In Atitlan, for our final week, we found absolute tranquillity. Even the scorpion on the ceiling wasn’t enough to put us off the place, an amazing villa high above the lake near Santa Cruz La Laguna. Our balcony looked directly onto two perfect cone-shaped volcanos on the other side of Atitlan, set against a blue sky with the occasional cotton-wool puff of cloud clinging to the tops.

Mum at Rio Dulce

Mum on one of the decks at our Rio Dulce river house


In both places mum revelled in the plants and flowers, while dad – for the most part – resembled a jack-in-the-box. He’d try to sit and relax, and then a hummingbird or bright blue butterfly would flutter by and off he’d trot with the camera.

While there they, and we, also got the chance to meet some other Latin America road-trippers. Via the website Drive the Americas we’d discovered others who were doing a similar trip to us were all studying Spanish at a school in another village in Atitlan. We met for beers and swapped a few stories, and hope to meet again along the road.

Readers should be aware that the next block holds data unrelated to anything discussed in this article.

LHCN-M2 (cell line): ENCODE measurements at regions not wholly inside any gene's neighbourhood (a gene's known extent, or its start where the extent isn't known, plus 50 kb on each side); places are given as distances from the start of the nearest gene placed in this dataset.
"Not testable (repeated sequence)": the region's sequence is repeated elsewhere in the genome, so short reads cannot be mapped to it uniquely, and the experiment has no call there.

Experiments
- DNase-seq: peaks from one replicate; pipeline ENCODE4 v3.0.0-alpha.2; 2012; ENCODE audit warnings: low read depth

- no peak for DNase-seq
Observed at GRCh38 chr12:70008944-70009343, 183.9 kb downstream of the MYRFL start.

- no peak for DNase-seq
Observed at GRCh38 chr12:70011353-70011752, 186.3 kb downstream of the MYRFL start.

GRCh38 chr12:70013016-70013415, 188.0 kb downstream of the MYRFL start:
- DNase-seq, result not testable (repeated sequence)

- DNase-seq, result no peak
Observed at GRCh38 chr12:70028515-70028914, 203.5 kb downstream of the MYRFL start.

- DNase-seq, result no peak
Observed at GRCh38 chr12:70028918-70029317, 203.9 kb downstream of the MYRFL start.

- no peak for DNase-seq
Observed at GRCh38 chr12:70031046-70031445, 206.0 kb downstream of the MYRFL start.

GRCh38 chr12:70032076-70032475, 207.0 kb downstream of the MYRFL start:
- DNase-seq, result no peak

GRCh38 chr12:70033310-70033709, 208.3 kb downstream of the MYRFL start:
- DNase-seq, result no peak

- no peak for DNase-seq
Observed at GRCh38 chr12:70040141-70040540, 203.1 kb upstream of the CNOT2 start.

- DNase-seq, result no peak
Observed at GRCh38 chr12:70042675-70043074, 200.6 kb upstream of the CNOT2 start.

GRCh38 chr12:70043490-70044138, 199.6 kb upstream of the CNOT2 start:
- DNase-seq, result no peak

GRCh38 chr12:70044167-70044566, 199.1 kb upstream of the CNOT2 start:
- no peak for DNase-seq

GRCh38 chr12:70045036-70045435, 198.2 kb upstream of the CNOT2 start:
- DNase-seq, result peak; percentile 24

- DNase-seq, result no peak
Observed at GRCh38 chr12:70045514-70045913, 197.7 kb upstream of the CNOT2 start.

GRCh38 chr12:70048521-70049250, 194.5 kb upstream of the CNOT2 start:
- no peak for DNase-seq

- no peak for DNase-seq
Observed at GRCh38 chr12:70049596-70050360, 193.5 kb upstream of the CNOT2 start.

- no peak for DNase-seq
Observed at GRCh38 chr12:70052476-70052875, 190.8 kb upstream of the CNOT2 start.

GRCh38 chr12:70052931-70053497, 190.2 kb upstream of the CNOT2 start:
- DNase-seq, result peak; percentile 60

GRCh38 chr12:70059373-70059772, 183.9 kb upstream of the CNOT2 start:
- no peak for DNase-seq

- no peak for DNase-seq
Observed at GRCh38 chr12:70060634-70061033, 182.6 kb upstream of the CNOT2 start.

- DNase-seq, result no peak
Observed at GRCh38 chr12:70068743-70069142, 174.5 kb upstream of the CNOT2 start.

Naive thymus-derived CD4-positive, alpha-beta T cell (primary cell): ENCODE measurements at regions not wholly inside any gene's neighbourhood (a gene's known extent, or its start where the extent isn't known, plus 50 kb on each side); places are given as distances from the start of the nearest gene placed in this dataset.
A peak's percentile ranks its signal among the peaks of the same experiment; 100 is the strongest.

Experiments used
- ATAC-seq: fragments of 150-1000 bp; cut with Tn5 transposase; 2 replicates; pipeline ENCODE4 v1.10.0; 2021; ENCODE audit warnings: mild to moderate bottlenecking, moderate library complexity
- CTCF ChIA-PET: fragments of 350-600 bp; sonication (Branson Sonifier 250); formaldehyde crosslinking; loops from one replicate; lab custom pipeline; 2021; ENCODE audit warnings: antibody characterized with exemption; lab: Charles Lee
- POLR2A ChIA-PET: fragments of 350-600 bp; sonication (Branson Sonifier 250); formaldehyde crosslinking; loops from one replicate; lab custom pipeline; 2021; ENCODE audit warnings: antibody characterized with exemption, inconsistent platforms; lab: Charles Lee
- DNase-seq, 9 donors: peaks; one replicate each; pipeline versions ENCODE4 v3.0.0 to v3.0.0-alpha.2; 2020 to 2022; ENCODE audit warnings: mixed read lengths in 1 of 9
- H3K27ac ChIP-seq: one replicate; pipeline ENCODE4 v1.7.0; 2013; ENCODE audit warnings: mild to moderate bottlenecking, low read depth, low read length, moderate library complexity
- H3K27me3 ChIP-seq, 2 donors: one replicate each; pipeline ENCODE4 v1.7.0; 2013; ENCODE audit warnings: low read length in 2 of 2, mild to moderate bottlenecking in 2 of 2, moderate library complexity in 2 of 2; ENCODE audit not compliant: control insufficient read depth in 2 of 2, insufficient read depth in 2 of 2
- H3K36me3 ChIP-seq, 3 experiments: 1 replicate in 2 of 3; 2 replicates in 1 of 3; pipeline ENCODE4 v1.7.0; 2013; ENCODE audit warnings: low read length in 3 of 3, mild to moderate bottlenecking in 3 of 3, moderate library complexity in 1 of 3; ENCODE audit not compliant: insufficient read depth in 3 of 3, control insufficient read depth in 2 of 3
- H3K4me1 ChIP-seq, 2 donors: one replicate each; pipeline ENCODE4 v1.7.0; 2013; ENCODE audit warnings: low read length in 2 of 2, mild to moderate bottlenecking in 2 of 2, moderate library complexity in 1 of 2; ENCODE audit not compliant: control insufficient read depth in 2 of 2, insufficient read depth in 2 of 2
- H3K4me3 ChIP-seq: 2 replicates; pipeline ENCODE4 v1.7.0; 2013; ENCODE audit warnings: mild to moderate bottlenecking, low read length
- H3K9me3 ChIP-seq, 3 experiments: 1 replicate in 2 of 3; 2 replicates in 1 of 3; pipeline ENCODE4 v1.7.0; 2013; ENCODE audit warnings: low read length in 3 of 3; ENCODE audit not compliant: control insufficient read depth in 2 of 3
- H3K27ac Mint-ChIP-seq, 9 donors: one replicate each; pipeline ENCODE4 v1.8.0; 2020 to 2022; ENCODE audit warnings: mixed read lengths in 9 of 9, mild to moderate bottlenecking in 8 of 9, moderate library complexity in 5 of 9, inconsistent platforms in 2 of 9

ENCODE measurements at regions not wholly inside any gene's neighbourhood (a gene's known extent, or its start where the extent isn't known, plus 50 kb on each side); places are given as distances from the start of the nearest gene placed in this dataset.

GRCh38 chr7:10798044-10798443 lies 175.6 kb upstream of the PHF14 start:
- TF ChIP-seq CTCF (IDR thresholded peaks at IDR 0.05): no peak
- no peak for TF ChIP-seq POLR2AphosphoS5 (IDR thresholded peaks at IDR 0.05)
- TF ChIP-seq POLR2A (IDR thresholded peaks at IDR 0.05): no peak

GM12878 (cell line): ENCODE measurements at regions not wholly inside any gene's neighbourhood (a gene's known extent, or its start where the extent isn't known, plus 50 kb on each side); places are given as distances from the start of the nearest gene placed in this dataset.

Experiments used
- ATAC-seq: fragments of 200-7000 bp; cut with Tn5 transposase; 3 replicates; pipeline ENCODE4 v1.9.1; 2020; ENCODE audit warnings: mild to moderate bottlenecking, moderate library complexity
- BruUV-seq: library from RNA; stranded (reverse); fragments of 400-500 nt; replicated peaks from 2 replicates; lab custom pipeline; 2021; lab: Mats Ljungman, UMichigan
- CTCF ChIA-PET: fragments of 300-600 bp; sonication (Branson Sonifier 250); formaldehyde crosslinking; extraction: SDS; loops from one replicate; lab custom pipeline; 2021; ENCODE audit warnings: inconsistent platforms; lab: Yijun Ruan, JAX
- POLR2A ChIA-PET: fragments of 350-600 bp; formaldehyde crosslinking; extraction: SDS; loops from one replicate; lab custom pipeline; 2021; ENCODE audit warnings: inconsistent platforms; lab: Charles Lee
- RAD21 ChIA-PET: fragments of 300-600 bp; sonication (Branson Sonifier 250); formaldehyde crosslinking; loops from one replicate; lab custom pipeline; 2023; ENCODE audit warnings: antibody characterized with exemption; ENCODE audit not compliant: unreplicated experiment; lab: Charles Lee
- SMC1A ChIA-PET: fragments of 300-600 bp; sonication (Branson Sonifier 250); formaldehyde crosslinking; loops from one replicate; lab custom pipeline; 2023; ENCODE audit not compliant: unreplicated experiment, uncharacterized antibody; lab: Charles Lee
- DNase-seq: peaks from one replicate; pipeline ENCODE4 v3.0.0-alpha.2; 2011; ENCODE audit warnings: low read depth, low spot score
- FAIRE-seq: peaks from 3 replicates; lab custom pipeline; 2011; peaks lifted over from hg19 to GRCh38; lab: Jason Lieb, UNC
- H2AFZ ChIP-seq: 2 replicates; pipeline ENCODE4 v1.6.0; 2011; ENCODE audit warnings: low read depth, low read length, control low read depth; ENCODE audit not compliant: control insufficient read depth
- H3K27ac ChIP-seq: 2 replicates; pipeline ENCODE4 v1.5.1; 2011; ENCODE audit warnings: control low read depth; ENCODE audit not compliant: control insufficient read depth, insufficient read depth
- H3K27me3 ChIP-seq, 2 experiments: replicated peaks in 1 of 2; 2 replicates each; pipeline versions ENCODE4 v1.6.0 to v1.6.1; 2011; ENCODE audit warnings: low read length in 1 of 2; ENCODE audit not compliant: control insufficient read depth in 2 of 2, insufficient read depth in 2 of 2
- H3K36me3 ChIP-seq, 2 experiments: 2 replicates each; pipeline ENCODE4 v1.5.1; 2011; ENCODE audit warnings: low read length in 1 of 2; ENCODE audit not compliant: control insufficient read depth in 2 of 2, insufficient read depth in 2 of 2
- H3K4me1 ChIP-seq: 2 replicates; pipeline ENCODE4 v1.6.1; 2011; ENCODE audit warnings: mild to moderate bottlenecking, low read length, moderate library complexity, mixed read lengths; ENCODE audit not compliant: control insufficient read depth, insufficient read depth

Saying goodbye to mum and dad at the airport was even more difficult than it would have been under normal circumstances. But we’ll be home in September for my 40th birthday. A good friend, Sally, whose sister lives in Australia, once told me that because it’s really hard being apart from your loved ones, what’s really important is that every time you say goodbye you should already have plans for the next time you’ll see each other. It was great advice.

More pics soon, but in case you missed this batch from Chiapas, here they are again – Flickr set: Chiapas (Mexico)

Days: 155
Miles: 7148.2
Things we now know to be true: Everything can change.

Adios and hola!

6 Feb

PD, Antigua Guatemala, Guatemala

Skool’s out. We’re back on the road.

We ended a month in Xela with a slightly raucous ‘graduation’ night at Spanish school (yes, we have a certificate to prove we Tried Very Hard), and lots of goodbyes – to our fellow students, especially Amy and Rob from New Mexico whom we hope we’ll see again some day, and to our host family Guisela, Boris and their much-loved dogs.